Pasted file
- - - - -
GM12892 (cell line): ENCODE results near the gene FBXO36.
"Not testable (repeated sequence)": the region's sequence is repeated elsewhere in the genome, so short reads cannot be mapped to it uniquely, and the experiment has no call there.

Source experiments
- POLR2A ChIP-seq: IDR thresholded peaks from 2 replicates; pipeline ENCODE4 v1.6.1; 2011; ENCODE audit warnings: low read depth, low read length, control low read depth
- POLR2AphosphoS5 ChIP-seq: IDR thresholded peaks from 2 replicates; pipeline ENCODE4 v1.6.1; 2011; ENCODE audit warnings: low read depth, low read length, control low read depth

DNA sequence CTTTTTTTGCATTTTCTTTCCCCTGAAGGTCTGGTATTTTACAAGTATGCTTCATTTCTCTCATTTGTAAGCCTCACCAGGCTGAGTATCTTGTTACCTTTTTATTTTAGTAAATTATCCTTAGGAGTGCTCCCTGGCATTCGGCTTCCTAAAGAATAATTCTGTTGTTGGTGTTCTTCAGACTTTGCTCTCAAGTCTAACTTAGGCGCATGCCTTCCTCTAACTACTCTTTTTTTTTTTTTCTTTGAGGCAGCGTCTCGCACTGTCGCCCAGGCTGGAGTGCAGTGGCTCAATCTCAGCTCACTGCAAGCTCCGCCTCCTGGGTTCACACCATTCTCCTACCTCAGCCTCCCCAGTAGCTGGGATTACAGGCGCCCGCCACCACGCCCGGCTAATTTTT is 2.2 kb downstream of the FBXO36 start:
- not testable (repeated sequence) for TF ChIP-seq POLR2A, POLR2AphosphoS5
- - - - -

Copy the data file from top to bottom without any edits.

GM12892 (cell line): ENCODE results near the gene FBXO36.
"Not testable (repeated sequence)": the region's sequence is repeated elsewhere in the genome, so short reads cannot be mapped to it uniquely, and the experiment has no call there.

Source experiments
- POLR2A ChIP-seq: IDR thresholded peaks from 2 replicates; pipeline ENCODE4 v1.6.1; 2011; ENCODE audit warnings: low read depth, low read length, control low read depth
- POLR2AphosphoS5 ChIP-seq: IDR thresholded peaks from 2 replicates; pipeline ENCODE4 v1.6.1; 2011; ENCODE audit warnings: low read depth, low read length, control low read depth

DNA sequence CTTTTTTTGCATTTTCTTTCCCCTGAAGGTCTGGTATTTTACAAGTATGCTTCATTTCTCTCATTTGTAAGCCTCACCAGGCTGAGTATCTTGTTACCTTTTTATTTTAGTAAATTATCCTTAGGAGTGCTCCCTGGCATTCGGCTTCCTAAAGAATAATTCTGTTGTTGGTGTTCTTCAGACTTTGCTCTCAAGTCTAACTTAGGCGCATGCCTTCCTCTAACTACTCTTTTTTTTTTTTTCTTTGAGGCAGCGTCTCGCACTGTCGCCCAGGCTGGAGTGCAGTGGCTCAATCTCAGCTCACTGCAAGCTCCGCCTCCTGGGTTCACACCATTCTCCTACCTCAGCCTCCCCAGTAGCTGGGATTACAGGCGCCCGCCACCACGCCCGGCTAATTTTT is 2.2 kb downstream of the FBXO36 start:
- not testable (repeated sequence) for TF ChIP-seq POLR2A, POLR2AphosphoS5